Multidimensional artist Lost In Orbit shares a stunning audiovisual mix and gives us insight into his background, the evolution of his sound, and more.
Paris-based artist Lost In Orbit has been steadily making his come-up in the scene, and he’s doing it with heaps of authenticity and uniqueness in tow. From a young age, the multifaceted artist discovered his love for electronic music, digging into the sounds emerging from his hometown of Paris and getting acquainted with some of the remarkable names in the house scene at the time. After years of dedication, hard work, and honing his passions, the Lost In Orbit project has blossomed into something big and beautiful – the rest is history.
Initially, Lost In Orbit started creating under the Hugø alias, creating bass-oriented music, cooking exciting flips and remixes, and providing live support for artists like Flux Pavilion, NITTI, and Ace Aura. After redefining his vision for his artistic journey, the producer pivoted to the moniker Lost In Orbit, and it’s been a treat to see what direction he’s taking the project in. From bass house to drum and bass to dubstep tracks like “Another Chance,” he’s dabbling in a little bit of everything, making for a well-rounded and diverse repertoire.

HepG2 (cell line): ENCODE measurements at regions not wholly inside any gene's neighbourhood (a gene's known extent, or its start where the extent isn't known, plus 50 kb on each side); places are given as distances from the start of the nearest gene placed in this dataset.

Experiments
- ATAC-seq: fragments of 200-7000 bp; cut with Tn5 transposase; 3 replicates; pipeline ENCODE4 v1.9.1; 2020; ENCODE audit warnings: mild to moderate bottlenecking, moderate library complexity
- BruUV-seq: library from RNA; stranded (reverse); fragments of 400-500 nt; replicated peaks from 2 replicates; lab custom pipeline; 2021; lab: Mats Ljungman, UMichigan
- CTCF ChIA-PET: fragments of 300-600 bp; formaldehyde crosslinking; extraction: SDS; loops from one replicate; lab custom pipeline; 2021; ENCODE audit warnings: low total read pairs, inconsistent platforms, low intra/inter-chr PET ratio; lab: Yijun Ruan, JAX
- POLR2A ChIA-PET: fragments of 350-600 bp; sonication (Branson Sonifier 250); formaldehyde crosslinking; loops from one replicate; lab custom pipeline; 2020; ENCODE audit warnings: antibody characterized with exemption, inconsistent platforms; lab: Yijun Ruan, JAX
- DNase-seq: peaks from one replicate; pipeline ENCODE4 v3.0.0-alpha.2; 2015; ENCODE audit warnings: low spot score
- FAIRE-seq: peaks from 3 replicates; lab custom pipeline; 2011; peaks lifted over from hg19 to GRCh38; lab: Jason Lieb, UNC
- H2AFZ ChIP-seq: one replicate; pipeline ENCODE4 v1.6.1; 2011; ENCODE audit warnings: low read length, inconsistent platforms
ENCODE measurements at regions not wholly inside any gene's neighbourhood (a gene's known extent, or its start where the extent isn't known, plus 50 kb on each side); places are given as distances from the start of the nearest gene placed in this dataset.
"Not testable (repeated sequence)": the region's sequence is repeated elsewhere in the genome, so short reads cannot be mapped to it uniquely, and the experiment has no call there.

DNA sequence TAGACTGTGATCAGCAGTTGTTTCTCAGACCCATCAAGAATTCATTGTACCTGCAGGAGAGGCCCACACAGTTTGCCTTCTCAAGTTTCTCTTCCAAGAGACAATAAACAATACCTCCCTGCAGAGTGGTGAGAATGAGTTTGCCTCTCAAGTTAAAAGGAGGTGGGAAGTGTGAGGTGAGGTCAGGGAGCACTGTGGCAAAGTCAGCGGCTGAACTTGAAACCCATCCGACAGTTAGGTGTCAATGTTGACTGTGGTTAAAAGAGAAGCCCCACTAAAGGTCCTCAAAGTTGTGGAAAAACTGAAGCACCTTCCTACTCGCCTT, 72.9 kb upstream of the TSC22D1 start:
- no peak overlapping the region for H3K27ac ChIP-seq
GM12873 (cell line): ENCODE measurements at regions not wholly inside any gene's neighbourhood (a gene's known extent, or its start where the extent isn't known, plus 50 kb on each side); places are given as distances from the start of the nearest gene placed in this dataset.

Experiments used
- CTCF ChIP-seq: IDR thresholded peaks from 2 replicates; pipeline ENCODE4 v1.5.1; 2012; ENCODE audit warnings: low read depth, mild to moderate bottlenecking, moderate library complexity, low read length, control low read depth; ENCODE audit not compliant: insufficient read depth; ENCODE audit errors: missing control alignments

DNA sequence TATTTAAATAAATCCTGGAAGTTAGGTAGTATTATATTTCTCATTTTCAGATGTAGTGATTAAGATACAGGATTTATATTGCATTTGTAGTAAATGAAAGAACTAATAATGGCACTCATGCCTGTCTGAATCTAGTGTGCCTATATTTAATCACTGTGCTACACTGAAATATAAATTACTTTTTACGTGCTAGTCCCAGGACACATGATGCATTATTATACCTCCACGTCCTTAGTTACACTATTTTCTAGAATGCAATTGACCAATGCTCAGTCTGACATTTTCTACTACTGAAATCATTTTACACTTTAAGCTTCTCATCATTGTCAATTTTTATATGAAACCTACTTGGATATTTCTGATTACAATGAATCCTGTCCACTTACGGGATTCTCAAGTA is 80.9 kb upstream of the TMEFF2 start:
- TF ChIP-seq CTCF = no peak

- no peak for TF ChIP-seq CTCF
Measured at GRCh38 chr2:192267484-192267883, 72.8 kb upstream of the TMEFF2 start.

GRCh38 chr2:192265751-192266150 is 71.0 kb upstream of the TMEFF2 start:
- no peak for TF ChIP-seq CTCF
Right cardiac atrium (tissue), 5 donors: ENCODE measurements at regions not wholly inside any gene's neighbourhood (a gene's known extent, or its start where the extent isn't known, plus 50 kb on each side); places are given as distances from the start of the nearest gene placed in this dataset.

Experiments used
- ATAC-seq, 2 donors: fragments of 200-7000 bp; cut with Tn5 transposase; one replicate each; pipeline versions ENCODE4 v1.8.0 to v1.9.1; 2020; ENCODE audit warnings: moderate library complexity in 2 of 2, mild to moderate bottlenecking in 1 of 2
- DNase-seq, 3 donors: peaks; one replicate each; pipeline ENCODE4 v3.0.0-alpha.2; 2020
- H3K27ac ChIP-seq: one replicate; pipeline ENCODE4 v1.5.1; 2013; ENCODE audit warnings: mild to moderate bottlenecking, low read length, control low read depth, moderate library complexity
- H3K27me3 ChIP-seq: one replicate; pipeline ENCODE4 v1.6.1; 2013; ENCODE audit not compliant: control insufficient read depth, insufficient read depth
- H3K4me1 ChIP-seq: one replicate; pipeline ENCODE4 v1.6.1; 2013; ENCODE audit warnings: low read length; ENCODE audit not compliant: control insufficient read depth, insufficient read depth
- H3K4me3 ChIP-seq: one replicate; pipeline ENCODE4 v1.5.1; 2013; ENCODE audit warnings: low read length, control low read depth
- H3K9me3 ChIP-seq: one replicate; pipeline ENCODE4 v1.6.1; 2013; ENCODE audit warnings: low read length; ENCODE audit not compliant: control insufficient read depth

Everything Lost In Orbit touches seems to turn to gold, and the exclusive audiovisual mix he’s provided for us today is the prime example of that. It features a plethora of different genres and sounds, in addition to a visual component that provides a closer look into his creative process while mixing. Lost In Orbit also sat down with us for an in-depth chat about his goals, upcoming releases, and more, so check out the mix on YouTube, listen on SoundCloud, and read on for the full interview!
Stream EDMID Guest Mix 383 || Lost In Orbit [Audiovisual Mix] on YouTube:
Hey Lost in Orbit, thanks so much for taking some time to talk to us! First things first, let’s take a look at your background. What were some of your first experiences with electronic music, and what made you gravitate toward becoming a producer yourself?
Thank you for having me! It’s an absolute honor to be doing this interview with you guys. A bit about myself, I grew up moving around a lot and in a very multicultural environment. I was born in France but lived most of my life in the US and just recently moved back. My oldest memory of electronic music was my dad showing me The Prodigy when I was around 10 or 11 years old and then going to my first-ever music festival at 13.